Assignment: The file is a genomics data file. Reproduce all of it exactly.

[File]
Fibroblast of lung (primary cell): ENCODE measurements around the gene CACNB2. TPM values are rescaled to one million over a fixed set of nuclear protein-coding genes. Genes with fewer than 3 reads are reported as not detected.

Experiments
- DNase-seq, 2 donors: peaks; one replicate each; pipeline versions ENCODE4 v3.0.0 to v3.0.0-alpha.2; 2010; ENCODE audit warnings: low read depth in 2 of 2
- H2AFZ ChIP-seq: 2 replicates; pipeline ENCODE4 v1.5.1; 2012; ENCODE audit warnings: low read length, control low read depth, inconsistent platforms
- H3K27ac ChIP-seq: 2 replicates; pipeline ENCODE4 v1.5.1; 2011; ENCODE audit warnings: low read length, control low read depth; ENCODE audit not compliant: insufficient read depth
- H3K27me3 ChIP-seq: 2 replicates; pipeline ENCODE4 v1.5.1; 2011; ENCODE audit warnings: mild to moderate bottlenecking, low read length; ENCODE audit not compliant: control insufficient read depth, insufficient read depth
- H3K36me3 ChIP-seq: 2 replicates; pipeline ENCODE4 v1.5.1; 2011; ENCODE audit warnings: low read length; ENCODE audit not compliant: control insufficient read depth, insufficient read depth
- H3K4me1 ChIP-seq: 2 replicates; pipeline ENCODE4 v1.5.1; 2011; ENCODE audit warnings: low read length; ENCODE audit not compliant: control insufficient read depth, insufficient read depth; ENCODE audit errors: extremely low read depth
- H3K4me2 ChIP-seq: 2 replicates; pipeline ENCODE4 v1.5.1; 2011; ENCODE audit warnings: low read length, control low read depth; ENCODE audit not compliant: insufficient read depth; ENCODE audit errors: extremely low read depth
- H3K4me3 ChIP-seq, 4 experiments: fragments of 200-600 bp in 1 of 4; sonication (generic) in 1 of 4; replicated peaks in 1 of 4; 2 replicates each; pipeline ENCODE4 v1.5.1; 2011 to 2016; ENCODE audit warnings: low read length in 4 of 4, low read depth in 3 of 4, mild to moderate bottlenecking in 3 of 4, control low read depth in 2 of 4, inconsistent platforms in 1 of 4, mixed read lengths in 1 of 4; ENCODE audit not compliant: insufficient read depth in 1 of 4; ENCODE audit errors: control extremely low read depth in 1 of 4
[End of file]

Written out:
Fibroblast of lung (primary cell): ENCODE measurements around the gene CACNB2. TPM values are rescaled to one million over a fixed set of nuclear protein-coding genes. Genes with fewer than 3 reads are reported as not detected.

Experiments
- DNase-seq, 2 donors: peaks; one replicate each; pipeline versions ENCODE4 v3.0.0 to v3.0.0-alpha.2; 2010; ENCODE audit warnings: low read depth in 2 of 2
- H2AFZ ChIP-seq: 2 replicates; pipeline ENCODE4 v1.5.1; 2012; ENCODE audit warnings: low read length, control low read depth, inconsistent platforms
- H3K27ac ChIP-seq: 2 replicates; pipeline ENCODE4 v1.5.1; 2011; ENCODE audit warnings: low read length, control low read depth; ENCODE audit not compliant: insufficient read depth
- H3K27me3 ChIP-seq: 2 replicates; pipeline ENCODE4 v1.5.1; 2011; ENCODE audit warnings: mild to moderate bottlenecking, low read length; ENCODE audit not compliant: control insufficient read depth, insufficient read depth
- H3K36me3 ChIP-seq: 2 replicates; pipeline ENCODE4 v1.5.1; 2011; ENCODE audit warnings: low read length; ENCODE audit not compliant: control insufficient read depth, insufficient read depth
- H3K4me1 ChIP-seq: 2 replicates; pipeline ENCODE4 v1.5.1; 2011; ENCODE audit warnings: low read length; ENCODE audit not compliant: control insufficient read depth, insufficient read depth; ENCODE audit errors: extremely low read depth
- H3K4me2 ChIP-seq: 2 replicates; pipeline ENCODE4 v1.5.1; 2011; ENCODE audit warnings: low read length, control low read depth; ENCODE audit not compliant: insufficient read depth; ENCODE audit errors: extremely low read depth
- H3K4me3 ChIP-seq, 4 experiments: fragments of 200-600 bp in 1 of 4; sonication (generic) in 1 of 4; replicated peaks in 1 of 4; 2 replicates each; pipeline ENCODE4 v1.5.1; 2011 to 2016; ENCODE audit warnings: low read length in 4 of 4, low read depth in 3 of 4, mild to moderate bottlenecking in 3 of 4, control low read depth in 2 of 4, inconsistent platforms in 1 of 4, mixed read lengths in 1 of 4; ENCODE audit not compliant: insufficient read depth in 1 of 4; ENCODE audit errors: control extremely low read depth in 1 of 4